I wanted to ask about the girl but Adele gets up and goes into the store. An echo of her presence lingers beside me in a cloud of her jasmine perfume. But a sense of her calm and her beauty also remain. It’s funny how people leave traces of themselves behind. I touch the iPhone in my pocket but don’t take it out and when it’s obvious no kids are going to show up here today, I head to Black Beach.
Something doesn’t feel right and it takes me a moment to realize that it’s the silence. There are no cars on the roads. Because the island is small the tourist traffic seemed a lot heavier than it actually was and I learned to tune out the constant hiss of tires. Its absence is like the sudden silence of crickets. I stand and listen hard until I hear a very faint sound like the hum of an electrical current. I think the sound might have always been there but I just never heard it because of all the people. Realizing that reminds me that everyone is gone and I feel sad again. I cross the narrow parking lot that fronts Black Beach.
After that first glimpse of the girl on the dune, she stayed on my mind. When she didn’t come and get a hot-dog I hiked up and down the beach looking for her, from the parking lot to the ruined light-house near the reef. I remember that was the day one of the local kids taught us Wren Island volleyball, a version of the game played without a net that allows players to kick the ball and tackle each other. I kept hoping as I played that I would look up and see the girl on the sidelines but there was no sign of her. She didn’t appear again until evening. We were finishing up our last game when I saw a slender silhouette down at the tide-line that seemed familiar and I recognized that it was her.
I step over the half-buried barb-wire fence and approach the fire circle between the dunes. One of the crumpled hot-dog wrappers is still jammed between two rocks. Seeing it makes me feel suddenly sad. Another lingering echo of someone now gone, like Adele’s perfume. Someone has dumped a bunch of stuff out here, too – an old sofa, two boxes of books, a broken kettle and a stack of yellowing newspapers tied with string. I glance at the headline of the top one as I settle onto the mildewed couch. It is dated September 5th 1979.
ISLAND GIRL VANISHES FROM CONSTRUCTION SITE
I approached the girl where she stood ankle deep in the tide, smoking and studying the waves. The sun was setting and the water was lit up all orange and gold around her feet. I caught her eye and smiled. And she did something funny. Rather than smile back she raised a finger to her lips – “shhh” – then pointed at the sunset. I hoped to talk to her but understood that she wanted to be quiet and appreciate the view. So I stood there and watched the light churning the clouds over the ocean. It was a beautiful sight, and so was she when I glanced over to watch her watching. Then the shadows came and the show was over and the beach kids started building a bonfire. I started to say something but she put her finger to her lips again. I was disappointed and that must have shown on my face because she stepped over and surprised me with a kiss on the cheek before walking away. She crossed the beach and paused at the edge of the parking lot to light a fresh cigarette, then looked back at me once, her thin face serious between her black bangs before disappearing again.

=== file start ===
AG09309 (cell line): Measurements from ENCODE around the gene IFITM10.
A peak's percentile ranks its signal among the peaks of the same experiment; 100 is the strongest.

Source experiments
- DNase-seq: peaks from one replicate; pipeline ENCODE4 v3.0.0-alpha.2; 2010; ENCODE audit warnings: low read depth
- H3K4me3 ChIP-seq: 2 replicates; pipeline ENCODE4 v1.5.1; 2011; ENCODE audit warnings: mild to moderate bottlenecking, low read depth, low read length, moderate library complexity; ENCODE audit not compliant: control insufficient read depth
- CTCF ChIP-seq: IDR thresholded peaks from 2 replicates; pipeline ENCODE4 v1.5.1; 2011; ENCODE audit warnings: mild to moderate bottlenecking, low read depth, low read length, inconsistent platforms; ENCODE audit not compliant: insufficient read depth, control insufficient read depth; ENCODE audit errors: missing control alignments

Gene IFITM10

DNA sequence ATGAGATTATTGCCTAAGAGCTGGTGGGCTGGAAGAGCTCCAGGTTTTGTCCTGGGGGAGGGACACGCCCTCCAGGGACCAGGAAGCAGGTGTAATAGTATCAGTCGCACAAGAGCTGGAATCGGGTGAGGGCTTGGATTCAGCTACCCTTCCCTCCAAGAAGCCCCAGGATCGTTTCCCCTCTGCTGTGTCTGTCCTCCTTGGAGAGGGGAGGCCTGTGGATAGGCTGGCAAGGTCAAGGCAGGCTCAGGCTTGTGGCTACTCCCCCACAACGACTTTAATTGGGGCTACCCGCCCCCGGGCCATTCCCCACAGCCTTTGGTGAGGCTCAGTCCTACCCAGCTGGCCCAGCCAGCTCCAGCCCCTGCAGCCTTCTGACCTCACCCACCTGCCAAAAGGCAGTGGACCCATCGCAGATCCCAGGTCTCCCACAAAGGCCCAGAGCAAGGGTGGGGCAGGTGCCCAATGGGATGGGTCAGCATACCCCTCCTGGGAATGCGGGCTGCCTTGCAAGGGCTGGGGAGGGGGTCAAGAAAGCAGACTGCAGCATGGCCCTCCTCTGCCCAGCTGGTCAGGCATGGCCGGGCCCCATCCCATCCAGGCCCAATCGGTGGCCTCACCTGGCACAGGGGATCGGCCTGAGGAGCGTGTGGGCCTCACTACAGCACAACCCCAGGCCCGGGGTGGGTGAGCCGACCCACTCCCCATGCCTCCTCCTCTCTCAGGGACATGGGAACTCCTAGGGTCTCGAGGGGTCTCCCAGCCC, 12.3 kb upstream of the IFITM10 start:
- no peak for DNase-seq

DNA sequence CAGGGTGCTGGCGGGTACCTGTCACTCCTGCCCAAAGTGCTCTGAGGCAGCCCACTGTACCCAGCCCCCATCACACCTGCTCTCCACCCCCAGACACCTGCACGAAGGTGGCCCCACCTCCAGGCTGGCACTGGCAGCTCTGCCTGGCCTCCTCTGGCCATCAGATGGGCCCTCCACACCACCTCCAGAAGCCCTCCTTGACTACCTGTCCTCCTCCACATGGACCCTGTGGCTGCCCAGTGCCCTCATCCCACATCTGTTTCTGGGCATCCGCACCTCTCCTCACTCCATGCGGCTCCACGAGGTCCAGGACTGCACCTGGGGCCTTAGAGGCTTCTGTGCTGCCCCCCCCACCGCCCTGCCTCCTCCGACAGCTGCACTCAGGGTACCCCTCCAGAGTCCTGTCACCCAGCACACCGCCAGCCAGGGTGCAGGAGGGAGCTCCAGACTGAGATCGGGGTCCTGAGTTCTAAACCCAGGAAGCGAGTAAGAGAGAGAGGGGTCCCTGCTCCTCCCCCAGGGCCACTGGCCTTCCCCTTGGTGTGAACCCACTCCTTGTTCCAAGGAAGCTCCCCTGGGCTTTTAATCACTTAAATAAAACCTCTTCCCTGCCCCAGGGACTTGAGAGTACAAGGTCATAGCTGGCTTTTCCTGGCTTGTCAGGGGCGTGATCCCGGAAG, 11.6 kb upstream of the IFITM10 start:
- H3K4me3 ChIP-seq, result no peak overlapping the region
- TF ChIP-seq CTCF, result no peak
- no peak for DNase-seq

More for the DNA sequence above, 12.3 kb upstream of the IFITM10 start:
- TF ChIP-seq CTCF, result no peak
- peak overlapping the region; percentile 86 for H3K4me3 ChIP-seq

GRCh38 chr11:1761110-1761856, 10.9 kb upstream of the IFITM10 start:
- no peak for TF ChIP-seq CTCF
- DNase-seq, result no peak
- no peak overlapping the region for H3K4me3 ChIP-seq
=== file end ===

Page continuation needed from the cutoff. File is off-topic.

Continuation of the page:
"Who’s that girl?" I asked Dave. His mom’s boyfriend Herbert runs the ticket kiosk at the ferry terminal and so knows more or less everybody on the island. Turned out Dave hadn’t seen the girl and when I described her to him he shrugged. "Don’t know any smokers," he said. "Maybe she’s a touron."
For the rest of the night I stared at the spot where I’d last seen her. I’m staring at the same place now from where I sit on the junked couch, as if staring at the place where she stood for long enough might summon her to return. Like if any of those echoes remain I can use them like threads to pull her back here. And then I think about dad and his long evening walks and decision to stay here one more week and I remind myself that things end and you have to say good-bye and move on. Of course, it’s easy to say that when you’re talking about somebody else but in my own case, I tend to forget. Because I want the echo. I want the sense of her presence. Because maybe if I feel it enough she’ll have to return.
I yank loose the top newspaper from the tied bundle and read the article about the girl who disappeared in 1979. The construction site where she was last seen was on Mount Kemmer. According to the paper she
... was part of a group of teens that visited the site regularly since construction began on the signal tower last March. Miriam’s disappearance surprised eyewitness Adele Hutchens, 15, who claimed they knew the site well. “Miriam said she’d be right back and went behind this boulder,” says Adele. “I could see smoke from her cigarette rising. Then suddenly it was gone and so was Miriam.”